Merkel gives May a lifeline: Chancellor Merkel welcomed PM May’s initial offer of £20 bn and a transition deal on the EU’s terms to facilitate a smooth Brexit. Although the hardliners in the EU want something closer to £60 bn or more, Merkel’s reaction probably means that a less onerous package can be negotiated. The GBP rose on the news.
Retail MMK update: Yesterday’s market action in equities was consistent with recent patterns, which is that each pullback has been shallow and met with almost immediate buying. Thus, pullbacks have been consistently unsustainable. We attribute that characteristic to high levels of cash among investors waiting for the opportunity to invest. As a result, small market declines are seen as rare opportunities for purchasing. We have noted that the level of retail money market holdings has been a fairly good indicator of buying power.
This chart shows the weekly Friday close for the S&P 500 along with the level of retail money market funds. We have applied areas to the chart in orange—these represent periods when money market levels fell below $920 bn. In general, when money market funds held by retail fall to “low” levels, which we define as $920 bn, equity markets tend to decline or stall. We believe this occurs due to the lack of “fuel” for new buying. Current levels are near $985 bn, meaning there is ample cash for buying and thus, barring a geopolitical event, elevated levels of liquidity would be consistent with shallow pullbacks and a “buy the dip” mentality, exhibited yesterday.
Energy recap: U.S. crude oil inventories fell 5.7 mb compared to market expectations of a 3.0 mb decline.
This chart shows current crude oil inventories, both over the long term and the last decade. We have added the estimated level of lease stocks to maintain the consistency of the data. As the chart shows, inventories remain historically high but have declined. The impact of Hurricane Harvey is diminishing as refinery operations recover. We also note the SPR fell by 0.7 mb, meaning the total draw was 6.4 mb.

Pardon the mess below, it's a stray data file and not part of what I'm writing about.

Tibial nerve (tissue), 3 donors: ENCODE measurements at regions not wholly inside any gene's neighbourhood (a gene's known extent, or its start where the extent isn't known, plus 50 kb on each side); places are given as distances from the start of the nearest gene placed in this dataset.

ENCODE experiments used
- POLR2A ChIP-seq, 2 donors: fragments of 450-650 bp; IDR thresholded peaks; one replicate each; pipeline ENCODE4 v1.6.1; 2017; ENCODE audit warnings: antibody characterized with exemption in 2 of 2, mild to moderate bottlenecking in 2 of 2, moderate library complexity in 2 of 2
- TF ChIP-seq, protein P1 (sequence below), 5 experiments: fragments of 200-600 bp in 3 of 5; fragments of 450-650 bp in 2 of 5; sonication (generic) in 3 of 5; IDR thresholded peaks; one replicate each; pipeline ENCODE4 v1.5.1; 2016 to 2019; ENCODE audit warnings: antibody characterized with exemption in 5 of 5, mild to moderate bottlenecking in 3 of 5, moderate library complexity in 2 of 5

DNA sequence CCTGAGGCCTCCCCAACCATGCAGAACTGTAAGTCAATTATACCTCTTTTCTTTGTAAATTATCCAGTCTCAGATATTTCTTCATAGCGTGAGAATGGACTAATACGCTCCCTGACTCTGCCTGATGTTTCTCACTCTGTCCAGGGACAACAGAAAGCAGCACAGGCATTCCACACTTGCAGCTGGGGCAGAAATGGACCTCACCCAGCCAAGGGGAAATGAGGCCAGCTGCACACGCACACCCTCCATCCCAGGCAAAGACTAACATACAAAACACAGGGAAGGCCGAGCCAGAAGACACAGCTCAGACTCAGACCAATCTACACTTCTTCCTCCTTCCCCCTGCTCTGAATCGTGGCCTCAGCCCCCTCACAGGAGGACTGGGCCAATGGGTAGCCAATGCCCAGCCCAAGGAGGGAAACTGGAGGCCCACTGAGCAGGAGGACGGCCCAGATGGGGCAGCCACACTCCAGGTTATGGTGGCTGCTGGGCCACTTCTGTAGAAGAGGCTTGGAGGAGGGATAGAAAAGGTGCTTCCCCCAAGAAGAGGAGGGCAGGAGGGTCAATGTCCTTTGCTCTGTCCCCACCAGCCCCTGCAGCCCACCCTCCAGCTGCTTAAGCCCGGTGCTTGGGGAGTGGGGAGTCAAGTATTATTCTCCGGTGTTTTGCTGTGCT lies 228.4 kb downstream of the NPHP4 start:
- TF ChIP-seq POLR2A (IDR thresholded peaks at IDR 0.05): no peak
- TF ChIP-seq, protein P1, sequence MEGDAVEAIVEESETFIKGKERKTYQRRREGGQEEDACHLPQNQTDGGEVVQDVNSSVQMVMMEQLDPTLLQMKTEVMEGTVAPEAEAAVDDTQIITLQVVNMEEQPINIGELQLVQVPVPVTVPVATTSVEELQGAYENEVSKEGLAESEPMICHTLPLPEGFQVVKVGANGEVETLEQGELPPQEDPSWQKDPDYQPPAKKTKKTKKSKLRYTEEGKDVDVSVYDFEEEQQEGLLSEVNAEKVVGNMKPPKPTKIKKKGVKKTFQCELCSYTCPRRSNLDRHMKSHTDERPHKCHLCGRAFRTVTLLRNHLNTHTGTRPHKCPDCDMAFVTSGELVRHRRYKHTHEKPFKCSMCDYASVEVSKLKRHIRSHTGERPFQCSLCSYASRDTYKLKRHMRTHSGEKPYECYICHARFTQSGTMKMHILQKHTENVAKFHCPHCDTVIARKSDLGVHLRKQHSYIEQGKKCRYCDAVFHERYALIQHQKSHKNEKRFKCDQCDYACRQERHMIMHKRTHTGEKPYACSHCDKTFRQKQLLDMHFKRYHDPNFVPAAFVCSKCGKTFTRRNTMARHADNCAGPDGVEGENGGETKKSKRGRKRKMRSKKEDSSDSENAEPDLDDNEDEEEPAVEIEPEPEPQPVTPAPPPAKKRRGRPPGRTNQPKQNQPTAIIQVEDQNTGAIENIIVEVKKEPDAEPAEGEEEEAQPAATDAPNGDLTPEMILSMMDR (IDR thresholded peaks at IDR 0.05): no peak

As the seasonal chart below shows, inventories fell this week. It appears we have started the inventory rebuild period sooner than normal this year due to the hurricanes. However, inventories have declined over the past three weeks, which is a surprise based on the seasonal pattern. Crude oil inventories usually rise into mid-November, so if this decline phase continues it should be supportive for crude oil prices.
Refinery operations fell sharply last week in line with seasonal norms. This week usually represents the low in seasonal refinery activity, meaning that demand should rise on a seasonal basis going forward. What was interesting this week was that U.S. production appears to have declined by 1.1 mbpd. It isn’t obvious why this would have occurred and so we will be watching to see if this is a one-week event or part of a larger drop in oil production. If production remains low, it is also a bullish factor for prices.
Based on inventories alone, oil prices are undervalued with the fair value price of $54.33. Meanwhile, the EUR/WTI model generates a fair value of $63.44. Together (which is a more sound methodology), fair value is $60.01, meaning that current prices remain below fair value. For the past few months, the oil market has not fully accounted for dollar weakness. However, now the markets are not even taking tightening inventories into account. In general, without the expected seasonal lift in crude oil inventories, oil prices at current levels are attractive.
 We suspect terror has just erupted in Silicon Valley!